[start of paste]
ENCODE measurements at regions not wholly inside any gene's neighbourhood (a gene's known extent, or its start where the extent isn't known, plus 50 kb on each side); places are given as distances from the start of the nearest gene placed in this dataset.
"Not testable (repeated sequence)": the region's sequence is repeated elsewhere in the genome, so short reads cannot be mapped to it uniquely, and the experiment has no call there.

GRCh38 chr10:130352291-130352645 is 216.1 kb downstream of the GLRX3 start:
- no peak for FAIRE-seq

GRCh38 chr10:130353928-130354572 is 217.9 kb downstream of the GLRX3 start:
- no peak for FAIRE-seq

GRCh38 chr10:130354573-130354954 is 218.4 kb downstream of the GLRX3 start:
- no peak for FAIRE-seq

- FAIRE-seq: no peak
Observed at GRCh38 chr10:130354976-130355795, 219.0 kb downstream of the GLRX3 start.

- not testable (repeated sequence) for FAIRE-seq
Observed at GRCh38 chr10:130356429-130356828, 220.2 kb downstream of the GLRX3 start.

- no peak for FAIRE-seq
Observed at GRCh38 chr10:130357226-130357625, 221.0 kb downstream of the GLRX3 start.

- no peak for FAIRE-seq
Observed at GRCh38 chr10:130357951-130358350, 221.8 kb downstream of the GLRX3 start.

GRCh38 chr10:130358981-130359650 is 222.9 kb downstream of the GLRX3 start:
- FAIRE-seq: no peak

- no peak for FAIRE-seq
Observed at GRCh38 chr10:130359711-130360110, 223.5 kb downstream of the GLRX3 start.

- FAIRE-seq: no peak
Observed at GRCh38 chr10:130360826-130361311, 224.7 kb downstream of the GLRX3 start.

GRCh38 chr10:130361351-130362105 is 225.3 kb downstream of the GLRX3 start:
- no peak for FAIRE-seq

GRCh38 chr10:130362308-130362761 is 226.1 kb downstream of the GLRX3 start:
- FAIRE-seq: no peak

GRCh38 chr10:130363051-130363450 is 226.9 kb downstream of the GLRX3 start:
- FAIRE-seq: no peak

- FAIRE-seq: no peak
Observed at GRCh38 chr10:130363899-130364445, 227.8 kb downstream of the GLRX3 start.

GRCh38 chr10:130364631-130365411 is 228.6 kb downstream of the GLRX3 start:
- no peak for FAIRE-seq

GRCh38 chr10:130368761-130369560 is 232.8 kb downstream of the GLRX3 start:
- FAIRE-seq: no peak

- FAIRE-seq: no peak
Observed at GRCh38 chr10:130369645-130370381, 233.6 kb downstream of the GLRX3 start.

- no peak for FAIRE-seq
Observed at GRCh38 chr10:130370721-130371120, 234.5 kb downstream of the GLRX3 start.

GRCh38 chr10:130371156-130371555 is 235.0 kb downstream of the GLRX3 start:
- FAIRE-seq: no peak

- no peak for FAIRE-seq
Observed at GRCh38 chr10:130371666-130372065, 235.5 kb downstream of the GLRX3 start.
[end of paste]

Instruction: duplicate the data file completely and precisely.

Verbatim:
ENCODE measurements at regions not wholly inside any gene's neighbourhood (a gene's known extent, or its start where the extent isn't known, plus 50 kb on each side); places are given as distances from the start of the nearest gene placed in this dataset.
"Not testable (repeated sequence)": the region's sequence is repeated elsewhere in the genome, so short reads cannot be mapped to it uniquely, and the experiment has no call there.

GRCh38 chr10:130352291-130352645 is 216.1 kb downstream of the GLRX3 start:
- no peak for FAIRE-seq

GRCh38 chr10:130353928-130354572 is 217.9 kb downstream of the GLRX3 start:
- no peak for FAIRE-seq

GRCh38 chr10:130354573-130354954 is 218.4 kb downstream of the GLRX3 start:
- no peak for FAIRE-seq

- FAIRE-seq: no peak
Observed at GRCh38 chr10:130354976-130355795, 219.0 kb downstream of the GLRX3 start.

- not testable (repeated sequence) for FAIRE-seq
Observed at GRCh38 chr10:130356429-130356828, 220.2 kb downstream of the GLRX3 start.

- no peak for FAIRE-seq
Observed at GRCh38 chr10:130357226-130357625, 221.0 kb downstream of the GLRX3 start.

- no peak for FAIRE-seq
Observed at GRCh38 chr10:130357951-130358350, 221.8 kb downstream of the GLRX3 start.

GRCh38 chr10:130358981-130359650 is 222.9 kb downstream of the GLRX3 start:
- FAIRE-seq: no peak

- no peak for FAIRE-seq
Observed at GRCh38 chr10:130359711-130360110, 223.5 kb downstream of the GLRX3 start.

- FAIRE-seq: no peak
Observed at GRCh38 chr10:130360826-130361311, 224.7 kb downstream of the GLRX3 start.

GRCh38 chr10:130361351-130362105 is 225.3 kb downstream of the GLRX3 start:
- no peak for FAIRE-seq

GRCh38 chr10:130362308-130362761 is 226.1 kb downstream of the GLRX3 start:
- FAIRE-seq: no peak

GRCh38 chr10:130363051-130363450 is 226.9 kb downstream of the GLRX3 start:
- FAIRE-seq: no peak

- FAIRE-seq: no peak
Observed at GRCh38 chr10:130363899-130364445, 227.8 kb downstream of the GLRX3 start.

GRCh38 chr10:130364631-130365411 is 228.6 kb downstream of the GLRX3 start:
- no peak for FAIRE-seq

GRCh38 chr10:130368761-130369560 is 232.8 kb downstream of the GLRX3 start:
- FAIRE-seq: no peak

- FAIRE-seq: no peak
Observed at GRCh38 chr10:130369645-130370381, 233.6 kb downstream of the GLRX3 start.

- no peak for FAIRE-seq
Observed at GRCh38 chr10:130370721-130371120, 234.5 kb downstream of the GLRX3 start.

GRCh38 chr10:130371156-130371555 is 235.0 kb downstream of the GLRX3 start:
- FAIRE-seq: no peak

- no peak for FAIRE-seq
Observed at GRCh38 chr10:130371666-130372065, 235.5 kb downstream of the GLRX3 start.